Spending on high-speed Internet access to increase 31% this year, says TIA
February 27, 2004 Arlington, VA -- Spending on high-speed Internet access services in the United States will reach an estimated $17 billion in 2004, up 30.5% over 2003, according to the Telecommunications Industry Association. By the end of 2007, spending is expected to reach $24.8 billion, representing a 17.5% compound annual growth rate (CAGR) between 2004 and 2007.
February 27, 2004 Arlington, VA -- Spending on high-speed Internet access services in the United States will reach an estimated $17 billion in 2004, up 30.5% over 2003, according to the Telecommunications Industry Association's (TIA) "2004 Telecommunications Market Review and Forecast." By the end of 2007, spending is expected to reach $24.8 billion, representing a 17.5% compound annual growth rate (CAGR) between 2004 and 2007.
U.S. high-speed subscribers will also expand at double-digit rates, growing from an estimated 28.5 million in 2004 to more than 47 million by 2007.
High-speed Internet access consists of cable modems, digital subscriber lines (DSL), fixed wireless (i.e. local multipoint distribution service [LMDS]), Fiber-to-the-Home (FTTH), satellite, and third-generation (3G) wireless. Cable operators continue to dominate the high-speed access market as a result of their early entrance and widespread availability.
The cable modem market expanded to 12.9 million subscribers in 2003, with revenues increasing 44.1% to $6.9 billion. TIA expects double-digit increases in cable modem subscribership through 2006, with growth dropping to 8.7% in 2007. Cable modem subscribers will total an estimated 22.4 million in 2007, representing a 14.8% CAGR from 16 million in 2004. Cable modem service revenues will grow from an expected $8.4 billion in 2004 to $10.5 billion in 2007, increasing at a 10.9% CAGR.
Accelerating DSL rollouts will erode cable's reach advantage and moderate subscriber growth. DSL subscribers rose to 7.8 million in 2003. Of that total, 20% (1.6 million) were business subscribers, highlighting one of the advantages of DSL--access to the business market. Only 5% of cable modem subscribers are businesses. Lower prices, faster speeds, and increased investment will propel the DSL market. DSL subscribers will expand at a projected 22.3% compound annual rate from a predicted 10.8 million in 2004 to 17.5 million by 2007. Service revenues will increase from $7.6 billion in 2004 to nearly $11 billion in 2007, growing at an 18.2% CAGR.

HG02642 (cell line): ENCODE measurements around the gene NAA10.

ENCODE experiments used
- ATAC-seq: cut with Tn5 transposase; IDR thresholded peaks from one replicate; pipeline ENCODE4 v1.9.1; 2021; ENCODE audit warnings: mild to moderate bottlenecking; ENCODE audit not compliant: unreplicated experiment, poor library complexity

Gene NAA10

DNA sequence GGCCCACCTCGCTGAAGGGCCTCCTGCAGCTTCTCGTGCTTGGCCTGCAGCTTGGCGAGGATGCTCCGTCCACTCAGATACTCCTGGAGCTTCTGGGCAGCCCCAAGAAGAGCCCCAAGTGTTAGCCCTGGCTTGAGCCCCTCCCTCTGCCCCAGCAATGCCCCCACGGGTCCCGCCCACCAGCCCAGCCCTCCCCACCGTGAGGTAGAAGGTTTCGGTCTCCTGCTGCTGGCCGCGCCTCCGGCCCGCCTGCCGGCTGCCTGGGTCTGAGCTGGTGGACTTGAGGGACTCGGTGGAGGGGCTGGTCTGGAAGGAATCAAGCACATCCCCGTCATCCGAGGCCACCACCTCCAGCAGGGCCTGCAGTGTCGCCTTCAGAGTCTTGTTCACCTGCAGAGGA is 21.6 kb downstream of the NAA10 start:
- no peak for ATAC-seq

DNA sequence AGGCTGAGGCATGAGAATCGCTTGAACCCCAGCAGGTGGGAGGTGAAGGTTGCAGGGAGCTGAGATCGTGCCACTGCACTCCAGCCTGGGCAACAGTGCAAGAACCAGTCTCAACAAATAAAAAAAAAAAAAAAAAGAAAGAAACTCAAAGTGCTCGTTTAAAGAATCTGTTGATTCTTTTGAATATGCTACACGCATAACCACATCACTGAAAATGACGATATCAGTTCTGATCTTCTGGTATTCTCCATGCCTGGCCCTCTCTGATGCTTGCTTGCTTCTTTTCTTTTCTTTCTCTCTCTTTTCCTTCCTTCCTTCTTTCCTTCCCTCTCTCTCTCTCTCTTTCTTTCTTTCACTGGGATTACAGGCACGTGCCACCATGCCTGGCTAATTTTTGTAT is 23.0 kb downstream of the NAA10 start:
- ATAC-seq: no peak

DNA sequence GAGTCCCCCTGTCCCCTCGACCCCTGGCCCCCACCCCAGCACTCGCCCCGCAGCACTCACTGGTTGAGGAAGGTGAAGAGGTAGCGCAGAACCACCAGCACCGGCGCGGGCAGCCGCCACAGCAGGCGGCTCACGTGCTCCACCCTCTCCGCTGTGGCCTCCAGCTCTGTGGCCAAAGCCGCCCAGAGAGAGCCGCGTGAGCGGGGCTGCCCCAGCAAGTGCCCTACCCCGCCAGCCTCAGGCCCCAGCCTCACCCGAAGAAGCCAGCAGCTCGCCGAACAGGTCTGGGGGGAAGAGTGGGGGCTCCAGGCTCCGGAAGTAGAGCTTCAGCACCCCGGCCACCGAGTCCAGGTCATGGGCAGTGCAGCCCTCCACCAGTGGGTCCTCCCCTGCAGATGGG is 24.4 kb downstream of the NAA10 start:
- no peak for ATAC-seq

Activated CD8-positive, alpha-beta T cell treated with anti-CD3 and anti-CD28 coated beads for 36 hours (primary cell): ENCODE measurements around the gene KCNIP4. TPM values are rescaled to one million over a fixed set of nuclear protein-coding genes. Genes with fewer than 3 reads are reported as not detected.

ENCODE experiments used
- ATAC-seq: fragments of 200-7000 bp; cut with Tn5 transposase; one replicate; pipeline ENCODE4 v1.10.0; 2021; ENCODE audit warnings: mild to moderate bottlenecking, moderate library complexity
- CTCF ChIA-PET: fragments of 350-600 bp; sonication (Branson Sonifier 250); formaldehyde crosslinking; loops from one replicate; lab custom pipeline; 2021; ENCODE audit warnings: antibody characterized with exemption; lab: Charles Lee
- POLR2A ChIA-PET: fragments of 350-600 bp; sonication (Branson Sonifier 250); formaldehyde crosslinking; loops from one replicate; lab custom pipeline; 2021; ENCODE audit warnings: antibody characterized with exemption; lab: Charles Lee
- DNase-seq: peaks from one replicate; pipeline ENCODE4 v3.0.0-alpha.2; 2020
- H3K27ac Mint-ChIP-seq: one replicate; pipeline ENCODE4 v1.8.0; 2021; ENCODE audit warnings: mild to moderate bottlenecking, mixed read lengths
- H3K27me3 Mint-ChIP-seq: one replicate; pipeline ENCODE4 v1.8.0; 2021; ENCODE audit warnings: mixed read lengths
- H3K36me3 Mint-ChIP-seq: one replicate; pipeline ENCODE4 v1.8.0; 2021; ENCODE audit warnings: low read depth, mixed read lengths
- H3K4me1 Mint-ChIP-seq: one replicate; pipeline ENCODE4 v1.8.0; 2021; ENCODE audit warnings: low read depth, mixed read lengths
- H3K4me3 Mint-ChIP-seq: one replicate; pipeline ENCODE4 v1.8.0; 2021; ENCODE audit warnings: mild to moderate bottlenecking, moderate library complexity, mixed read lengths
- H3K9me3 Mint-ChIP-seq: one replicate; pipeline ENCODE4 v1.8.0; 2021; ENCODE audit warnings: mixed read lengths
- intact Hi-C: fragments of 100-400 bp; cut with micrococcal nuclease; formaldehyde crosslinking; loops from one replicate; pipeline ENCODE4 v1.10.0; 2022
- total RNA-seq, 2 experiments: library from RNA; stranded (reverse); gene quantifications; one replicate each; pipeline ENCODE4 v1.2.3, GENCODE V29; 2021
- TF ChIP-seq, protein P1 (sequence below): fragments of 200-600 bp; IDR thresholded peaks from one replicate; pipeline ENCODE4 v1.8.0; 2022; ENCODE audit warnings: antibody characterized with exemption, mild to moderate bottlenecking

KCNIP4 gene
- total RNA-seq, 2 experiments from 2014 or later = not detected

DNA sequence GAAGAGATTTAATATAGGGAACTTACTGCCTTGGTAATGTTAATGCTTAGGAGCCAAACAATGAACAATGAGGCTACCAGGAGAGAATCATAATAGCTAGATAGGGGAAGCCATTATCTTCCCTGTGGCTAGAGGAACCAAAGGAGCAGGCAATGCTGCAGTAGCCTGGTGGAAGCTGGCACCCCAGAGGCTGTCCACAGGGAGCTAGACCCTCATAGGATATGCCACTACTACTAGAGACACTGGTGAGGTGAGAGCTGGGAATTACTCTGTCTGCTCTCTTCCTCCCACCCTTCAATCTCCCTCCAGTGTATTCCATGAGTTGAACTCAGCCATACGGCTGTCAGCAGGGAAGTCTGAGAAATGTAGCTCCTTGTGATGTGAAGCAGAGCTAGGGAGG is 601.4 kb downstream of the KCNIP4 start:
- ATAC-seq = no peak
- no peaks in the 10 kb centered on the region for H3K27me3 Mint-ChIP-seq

"Regulatory certainty helps drive investment," contends TIA president Matthew J. Flanigan. "For example, the FCC's decision last year to deregulate new wireline broadband facilities has resulted in an uptick in DSL deployments and other broadband access technologies. Now freed from much of the burdensome requirement of sharing new facilities, network service providers should have incentive to compete for the anticipated 47 million broadband subscribers," he reports.
Other key findings on the high-speed access market include:
• In addition to cable modem and DSL subscribers, there are more than 800,000 subscribers to other high-speed services, a figure projected to reach 7.2 million by 2007. The largest service is fixed wireless, which is expected to reach nearly 2.6 million subscribers by 2007.
• FTTH is gaining traction. Fiber will emerge as an alternative to cable and DSL in rural and underserved areas, reaching an estimated 1.4 million households by 2007.
• Satellites also have broadband capacity. Satellite high-speed Internet subscribers will reach a projected 2 million by 2007.
• With high-speed alternatives more widely available, dial-up subscriber numbers fell for the first time in 2003, dropping 0.2% to 47.7 million from the peak of 47.8 million in 2002. As migration to high-speed access gains momentum, the dial-up market will continue to decline, dropping to an estimated 39.5 million by 2007.
TIA's "2004 Telecommunications Market Review and Forecast" provides an overview of telecom industry's interrelated market segments, including network services, enterprise and consumer, mobile and wireless communications, and international markets. For more information, visit www.tiaonline.org.